ii. Reference material

When programming, no matter your skill or experience, it’s imperative to have some kind of reference material. Documentation is okay, but existing code is the real blessing. Here is a place where Emacs shines. The basic core of the editor is written in C (opaquely), but the rest of its functionality is written in Emacs Lisp and is immediately available for viewing.

$ dpkg -L emacs-snapshot-el | grep '\.el\.gz$' | wc -l
1125
$ gunzip --stdout `dpkg -L emacs-snapshot-el | grep '\.el\.gz$'` | wc -l
1243201

Over one million lines-of-code in 1125 files — a treasure trove.

This is harder to measure in Vim. Its base package includes about 1000 .vim files, but the vast majority are filetype or indentation specifiers, or colour themes, none of which are generally of use to a programmer. There is an unofficial vim-scripts package in Debian-based distributions, though it too skews toward themes. Here are the numbers anyway:

$ dpkg -L vim-scripts | grep '\.vim$' | wc -l
172
$ cat `dpkg -L vim-scripts | grep '\.vim$'` | wc -l
47972

2. Provisions for extension

As an environment for editor extensions, Emacs can be fairly called full-featured; Vim can’t. (I’m suitably positioned to make this judgement having created sizable plugins for both editors.)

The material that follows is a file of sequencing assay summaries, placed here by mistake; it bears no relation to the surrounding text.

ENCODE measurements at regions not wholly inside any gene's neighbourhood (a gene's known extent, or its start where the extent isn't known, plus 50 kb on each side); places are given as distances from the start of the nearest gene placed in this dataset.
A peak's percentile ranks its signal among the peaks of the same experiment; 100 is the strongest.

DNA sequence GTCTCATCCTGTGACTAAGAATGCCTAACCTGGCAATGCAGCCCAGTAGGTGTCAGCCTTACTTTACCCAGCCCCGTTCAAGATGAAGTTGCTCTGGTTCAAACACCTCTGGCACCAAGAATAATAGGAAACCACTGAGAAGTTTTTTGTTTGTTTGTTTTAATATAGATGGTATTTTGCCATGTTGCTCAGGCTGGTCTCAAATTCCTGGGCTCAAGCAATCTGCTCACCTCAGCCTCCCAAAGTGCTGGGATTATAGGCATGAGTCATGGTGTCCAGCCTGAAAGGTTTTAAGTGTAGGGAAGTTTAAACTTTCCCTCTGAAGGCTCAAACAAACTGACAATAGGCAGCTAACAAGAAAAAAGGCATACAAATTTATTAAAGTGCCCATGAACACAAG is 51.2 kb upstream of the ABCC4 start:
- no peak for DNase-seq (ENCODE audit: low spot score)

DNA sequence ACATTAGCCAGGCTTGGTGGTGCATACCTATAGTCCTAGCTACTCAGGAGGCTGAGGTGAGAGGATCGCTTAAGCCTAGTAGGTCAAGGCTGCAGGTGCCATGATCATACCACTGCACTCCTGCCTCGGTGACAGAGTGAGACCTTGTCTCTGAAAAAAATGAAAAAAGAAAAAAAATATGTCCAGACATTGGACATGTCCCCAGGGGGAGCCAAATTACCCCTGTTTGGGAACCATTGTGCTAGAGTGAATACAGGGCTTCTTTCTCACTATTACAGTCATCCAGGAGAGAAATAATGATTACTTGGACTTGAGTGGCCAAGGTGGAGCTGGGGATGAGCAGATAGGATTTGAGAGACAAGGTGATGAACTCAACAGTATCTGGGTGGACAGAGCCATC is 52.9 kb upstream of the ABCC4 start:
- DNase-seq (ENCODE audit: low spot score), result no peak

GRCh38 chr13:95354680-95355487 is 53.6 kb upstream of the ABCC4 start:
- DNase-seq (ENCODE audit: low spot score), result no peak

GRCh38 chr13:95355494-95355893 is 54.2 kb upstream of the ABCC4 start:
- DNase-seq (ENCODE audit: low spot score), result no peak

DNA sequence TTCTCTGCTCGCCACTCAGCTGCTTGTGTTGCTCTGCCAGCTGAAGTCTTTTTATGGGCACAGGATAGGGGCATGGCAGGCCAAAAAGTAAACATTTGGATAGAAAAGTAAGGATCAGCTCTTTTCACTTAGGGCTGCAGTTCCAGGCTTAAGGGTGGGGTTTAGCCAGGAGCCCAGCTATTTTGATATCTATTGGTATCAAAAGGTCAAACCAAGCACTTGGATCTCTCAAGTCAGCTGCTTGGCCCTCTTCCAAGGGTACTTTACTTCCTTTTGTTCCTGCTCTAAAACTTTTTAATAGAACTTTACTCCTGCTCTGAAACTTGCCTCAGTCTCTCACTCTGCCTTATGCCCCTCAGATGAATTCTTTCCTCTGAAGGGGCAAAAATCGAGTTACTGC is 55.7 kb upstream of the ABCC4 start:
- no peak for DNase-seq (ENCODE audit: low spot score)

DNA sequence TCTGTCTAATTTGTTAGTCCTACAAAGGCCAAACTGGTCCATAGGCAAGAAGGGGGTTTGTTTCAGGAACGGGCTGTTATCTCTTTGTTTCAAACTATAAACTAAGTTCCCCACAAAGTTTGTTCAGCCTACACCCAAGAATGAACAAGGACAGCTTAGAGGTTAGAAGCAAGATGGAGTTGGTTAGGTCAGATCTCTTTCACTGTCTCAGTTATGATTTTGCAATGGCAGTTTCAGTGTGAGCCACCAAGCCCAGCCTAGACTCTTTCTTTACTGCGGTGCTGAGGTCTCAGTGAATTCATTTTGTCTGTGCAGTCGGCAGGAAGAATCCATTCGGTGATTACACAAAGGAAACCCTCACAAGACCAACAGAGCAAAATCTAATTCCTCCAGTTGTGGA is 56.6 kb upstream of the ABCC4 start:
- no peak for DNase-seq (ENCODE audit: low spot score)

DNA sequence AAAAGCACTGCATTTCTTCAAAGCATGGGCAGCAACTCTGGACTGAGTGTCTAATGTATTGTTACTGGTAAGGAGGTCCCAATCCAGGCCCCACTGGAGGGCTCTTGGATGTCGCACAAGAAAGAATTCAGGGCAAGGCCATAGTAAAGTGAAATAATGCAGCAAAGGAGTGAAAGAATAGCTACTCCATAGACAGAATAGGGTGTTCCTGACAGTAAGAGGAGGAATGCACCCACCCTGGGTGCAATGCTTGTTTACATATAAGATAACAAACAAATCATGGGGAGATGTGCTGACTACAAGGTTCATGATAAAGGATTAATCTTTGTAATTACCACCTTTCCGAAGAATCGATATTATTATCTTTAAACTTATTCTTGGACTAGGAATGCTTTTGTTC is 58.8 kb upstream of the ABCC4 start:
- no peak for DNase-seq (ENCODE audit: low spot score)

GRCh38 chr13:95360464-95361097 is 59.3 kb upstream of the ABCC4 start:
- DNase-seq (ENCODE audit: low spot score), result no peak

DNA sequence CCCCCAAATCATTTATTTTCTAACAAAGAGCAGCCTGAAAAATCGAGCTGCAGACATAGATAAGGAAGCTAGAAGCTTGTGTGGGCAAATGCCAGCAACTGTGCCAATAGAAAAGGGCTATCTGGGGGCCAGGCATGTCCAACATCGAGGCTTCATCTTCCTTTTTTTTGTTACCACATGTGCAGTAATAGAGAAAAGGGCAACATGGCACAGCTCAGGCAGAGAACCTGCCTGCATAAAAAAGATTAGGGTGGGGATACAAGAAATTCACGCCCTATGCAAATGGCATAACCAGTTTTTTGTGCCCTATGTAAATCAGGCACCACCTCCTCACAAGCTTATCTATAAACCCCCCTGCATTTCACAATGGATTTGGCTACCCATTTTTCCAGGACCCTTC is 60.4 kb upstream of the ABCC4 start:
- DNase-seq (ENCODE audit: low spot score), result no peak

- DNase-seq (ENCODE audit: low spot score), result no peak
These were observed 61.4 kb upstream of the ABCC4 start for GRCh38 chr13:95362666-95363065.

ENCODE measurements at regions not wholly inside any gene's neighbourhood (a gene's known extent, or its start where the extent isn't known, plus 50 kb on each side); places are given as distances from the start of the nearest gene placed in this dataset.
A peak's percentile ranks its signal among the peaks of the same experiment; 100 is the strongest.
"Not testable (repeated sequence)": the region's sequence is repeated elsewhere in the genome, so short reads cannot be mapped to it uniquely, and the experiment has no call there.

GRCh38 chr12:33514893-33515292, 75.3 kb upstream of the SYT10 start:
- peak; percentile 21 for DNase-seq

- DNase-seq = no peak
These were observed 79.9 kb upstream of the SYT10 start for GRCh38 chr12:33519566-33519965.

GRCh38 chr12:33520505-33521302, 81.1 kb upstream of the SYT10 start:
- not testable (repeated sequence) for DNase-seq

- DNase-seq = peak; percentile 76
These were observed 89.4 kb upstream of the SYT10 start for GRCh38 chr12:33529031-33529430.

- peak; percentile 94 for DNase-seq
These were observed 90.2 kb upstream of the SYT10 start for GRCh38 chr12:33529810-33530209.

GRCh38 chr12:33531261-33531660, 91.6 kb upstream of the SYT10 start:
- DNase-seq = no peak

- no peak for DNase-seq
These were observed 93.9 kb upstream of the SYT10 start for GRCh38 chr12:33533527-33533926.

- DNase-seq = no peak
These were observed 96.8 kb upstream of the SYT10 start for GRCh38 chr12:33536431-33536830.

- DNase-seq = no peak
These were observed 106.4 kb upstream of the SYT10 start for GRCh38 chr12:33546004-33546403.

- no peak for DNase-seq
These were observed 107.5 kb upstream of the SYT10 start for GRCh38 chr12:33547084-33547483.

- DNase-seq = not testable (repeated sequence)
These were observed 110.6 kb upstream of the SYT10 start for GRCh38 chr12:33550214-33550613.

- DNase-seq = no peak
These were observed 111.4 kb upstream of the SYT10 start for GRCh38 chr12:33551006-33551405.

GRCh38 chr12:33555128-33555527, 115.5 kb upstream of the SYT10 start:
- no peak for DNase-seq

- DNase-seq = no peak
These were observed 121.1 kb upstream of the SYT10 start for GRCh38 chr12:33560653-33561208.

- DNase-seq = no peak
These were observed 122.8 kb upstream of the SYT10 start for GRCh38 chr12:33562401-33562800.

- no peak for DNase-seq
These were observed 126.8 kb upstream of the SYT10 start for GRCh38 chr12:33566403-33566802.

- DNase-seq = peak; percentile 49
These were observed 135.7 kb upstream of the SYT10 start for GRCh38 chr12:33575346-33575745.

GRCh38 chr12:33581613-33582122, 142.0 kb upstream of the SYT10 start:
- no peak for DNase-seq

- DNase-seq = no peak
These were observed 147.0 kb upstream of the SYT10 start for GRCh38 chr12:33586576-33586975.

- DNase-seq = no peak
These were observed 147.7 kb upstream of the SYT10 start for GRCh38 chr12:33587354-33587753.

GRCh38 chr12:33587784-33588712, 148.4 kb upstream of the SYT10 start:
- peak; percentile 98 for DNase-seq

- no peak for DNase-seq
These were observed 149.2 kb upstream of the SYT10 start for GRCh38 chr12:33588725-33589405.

Rather than write a feature-by-feature comparison, I’ll just list some things Emacs natively supports which Vim does not, or does only poorly:

i. Key capture/filename entry

  • As a convenience for input, Emacs provides simple minibuffer functions such as read-file-name and read-buffer as well as more general read-from-minibuffer and read-string, which offer a lot of customization. Capturing key presses is made easy with read-key-sequence; to respond to general user action, watch functions can be added to hook variables such as post-command-hook.
  • Vim offers input() for using the command-line in a script, but it is limited. Key capture is very difficult; getchar() exists, but is incomplete. Inexplicably, there is no CharacterPress autocmd event (or anything similar). The only certain way to capture keys is to remap all of them to call a user function, then later restore all previous mappings. A bad hack.